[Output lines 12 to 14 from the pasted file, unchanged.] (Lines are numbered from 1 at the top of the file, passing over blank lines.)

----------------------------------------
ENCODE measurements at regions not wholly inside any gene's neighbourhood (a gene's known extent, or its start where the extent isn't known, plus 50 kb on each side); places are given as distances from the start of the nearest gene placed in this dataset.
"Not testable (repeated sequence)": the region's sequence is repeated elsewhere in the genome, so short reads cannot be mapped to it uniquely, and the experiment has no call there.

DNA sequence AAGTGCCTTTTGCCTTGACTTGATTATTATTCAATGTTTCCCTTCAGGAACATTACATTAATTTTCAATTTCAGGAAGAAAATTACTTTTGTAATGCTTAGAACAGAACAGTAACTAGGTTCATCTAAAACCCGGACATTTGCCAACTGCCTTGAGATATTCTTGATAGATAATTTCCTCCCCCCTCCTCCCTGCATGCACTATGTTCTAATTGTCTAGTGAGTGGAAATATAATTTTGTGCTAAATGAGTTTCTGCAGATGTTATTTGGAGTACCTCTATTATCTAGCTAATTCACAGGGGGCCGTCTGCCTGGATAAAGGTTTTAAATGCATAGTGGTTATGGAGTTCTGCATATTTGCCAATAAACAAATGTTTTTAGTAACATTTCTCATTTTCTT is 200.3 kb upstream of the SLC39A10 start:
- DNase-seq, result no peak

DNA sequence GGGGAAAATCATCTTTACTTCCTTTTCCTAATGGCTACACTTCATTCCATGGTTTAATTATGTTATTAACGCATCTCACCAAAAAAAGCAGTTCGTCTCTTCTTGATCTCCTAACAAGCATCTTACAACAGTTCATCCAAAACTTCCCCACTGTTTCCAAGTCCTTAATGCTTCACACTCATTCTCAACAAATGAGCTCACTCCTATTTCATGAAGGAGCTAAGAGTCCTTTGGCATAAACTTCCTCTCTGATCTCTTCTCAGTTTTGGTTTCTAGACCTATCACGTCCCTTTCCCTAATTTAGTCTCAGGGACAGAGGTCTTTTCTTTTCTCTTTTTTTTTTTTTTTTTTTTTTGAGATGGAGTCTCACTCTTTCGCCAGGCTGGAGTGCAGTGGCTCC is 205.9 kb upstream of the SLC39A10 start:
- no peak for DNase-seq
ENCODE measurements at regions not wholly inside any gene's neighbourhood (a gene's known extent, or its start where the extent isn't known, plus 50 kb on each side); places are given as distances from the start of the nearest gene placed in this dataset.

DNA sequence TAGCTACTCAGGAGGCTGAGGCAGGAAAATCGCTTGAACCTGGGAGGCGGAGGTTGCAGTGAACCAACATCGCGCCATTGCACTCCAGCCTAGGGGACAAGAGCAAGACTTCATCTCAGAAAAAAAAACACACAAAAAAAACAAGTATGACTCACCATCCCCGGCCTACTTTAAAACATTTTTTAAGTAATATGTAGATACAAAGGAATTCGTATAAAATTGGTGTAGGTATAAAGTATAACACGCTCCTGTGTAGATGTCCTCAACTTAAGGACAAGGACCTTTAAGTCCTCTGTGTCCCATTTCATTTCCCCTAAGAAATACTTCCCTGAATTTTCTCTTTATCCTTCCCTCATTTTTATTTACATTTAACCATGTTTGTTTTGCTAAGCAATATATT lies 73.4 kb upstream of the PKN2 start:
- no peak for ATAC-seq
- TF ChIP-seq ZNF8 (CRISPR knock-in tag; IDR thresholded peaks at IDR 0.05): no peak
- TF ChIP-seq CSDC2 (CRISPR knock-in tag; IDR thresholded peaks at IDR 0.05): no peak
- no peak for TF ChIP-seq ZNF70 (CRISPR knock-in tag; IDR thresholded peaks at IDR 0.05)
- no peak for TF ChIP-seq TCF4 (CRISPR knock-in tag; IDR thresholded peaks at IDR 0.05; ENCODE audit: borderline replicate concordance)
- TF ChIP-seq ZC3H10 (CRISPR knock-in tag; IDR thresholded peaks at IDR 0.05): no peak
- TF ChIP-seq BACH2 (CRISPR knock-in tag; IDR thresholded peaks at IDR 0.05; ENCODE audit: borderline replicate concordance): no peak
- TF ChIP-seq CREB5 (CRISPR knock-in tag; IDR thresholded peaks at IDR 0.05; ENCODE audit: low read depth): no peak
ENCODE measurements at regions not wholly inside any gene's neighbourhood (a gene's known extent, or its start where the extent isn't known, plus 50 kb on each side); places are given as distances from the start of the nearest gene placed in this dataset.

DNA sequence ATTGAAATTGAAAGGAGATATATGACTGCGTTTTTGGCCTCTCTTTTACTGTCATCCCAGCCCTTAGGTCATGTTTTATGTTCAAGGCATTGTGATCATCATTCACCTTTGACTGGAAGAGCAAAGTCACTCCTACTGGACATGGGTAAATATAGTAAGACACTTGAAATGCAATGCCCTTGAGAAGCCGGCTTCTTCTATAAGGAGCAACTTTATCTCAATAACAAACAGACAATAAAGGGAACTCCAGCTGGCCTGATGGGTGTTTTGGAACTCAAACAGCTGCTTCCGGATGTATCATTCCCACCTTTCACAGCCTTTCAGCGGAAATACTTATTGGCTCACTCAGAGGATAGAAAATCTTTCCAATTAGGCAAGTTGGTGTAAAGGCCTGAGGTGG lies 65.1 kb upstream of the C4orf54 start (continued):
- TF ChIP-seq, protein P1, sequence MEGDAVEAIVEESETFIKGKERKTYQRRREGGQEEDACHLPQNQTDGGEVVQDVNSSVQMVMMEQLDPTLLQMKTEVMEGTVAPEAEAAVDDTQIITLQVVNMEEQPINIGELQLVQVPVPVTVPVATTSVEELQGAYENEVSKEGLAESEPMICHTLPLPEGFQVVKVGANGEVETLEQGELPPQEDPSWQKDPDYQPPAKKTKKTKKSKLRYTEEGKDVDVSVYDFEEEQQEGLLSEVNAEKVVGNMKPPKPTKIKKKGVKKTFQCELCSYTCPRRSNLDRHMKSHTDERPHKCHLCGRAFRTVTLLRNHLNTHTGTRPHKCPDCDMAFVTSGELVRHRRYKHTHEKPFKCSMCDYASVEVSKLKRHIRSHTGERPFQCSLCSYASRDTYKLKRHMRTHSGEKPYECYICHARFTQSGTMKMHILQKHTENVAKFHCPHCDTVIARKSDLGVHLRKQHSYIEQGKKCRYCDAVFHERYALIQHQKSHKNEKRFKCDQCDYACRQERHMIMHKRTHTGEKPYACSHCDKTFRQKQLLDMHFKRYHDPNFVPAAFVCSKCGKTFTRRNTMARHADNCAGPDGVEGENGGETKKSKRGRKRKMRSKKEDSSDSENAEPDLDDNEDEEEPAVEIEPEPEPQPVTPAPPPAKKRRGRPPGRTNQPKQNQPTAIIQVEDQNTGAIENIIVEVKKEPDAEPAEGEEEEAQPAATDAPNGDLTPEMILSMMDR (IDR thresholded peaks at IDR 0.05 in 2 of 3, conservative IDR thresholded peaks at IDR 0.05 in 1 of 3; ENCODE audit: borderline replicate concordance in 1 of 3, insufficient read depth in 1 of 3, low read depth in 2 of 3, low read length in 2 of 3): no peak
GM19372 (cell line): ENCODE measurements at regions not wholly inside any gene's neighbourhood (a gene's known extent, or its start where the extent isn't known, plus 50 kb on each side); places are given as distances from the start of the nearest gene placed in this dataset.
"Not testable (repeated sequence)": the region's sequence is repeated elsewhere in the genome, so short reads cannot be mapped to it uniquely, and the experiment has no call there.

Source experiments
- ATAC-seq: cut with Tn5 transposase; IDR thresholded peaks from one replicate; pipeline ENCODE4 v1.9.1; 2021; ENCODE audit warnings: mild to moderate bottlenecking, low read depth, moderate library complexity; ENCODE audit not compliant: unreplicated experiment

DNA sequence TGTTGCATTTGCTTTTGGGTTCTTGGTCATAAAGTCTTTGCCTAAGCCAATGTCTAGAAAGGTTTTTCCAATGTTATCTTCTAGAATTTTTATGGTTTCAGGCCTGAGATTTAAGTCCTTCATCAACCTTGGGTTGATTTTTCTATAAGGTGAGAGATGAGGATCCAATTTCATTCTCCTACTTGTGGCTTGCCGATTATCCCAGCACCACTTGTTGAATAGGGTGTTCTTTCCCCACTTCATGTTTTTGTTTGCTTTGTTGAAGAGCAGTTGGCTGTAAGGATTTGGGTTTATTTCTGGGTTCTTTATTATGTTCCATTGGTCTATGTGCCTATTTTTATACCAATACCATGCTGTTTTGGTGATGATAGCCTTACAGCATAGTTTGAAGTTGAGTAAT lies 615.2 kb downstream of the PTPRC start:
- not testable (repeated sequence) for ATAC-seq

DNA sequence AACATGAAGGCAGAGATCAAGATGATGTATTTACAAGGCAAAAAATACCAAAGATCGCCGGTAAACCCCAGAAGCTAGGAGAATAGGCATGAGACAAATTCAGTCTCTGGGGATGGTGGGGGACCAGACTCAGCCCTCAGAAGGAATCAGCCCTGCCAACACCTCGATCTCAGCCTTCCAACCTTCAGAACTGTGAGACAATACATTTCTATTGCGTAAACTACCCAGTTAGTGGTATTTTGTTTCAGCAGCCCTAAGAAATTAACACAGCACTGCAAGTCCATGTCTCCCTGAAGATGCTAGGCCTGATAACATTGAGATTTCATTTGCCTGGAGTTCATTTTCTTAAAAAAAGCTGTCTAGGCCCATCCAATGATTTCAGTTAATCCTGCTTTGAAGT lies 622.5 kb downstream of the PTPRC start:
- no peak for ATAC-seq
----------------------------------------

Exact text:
- no peak for TF ChIP-seq ZNF70 (CRISPR knock-in tag; IDR thresholded peaks at IDR 0.05)
- no peak for TF ChIP-seq TCF4 (CRISPR knock-in tag; IDR thresholded peaks at IDR 0.05; ENCODE audit: borderline replicate concordance)
- TF ChIP-seq ZC3H10 (CRISPR knock-in tag; IDR thresholded peaks at IDR 0.05): no peak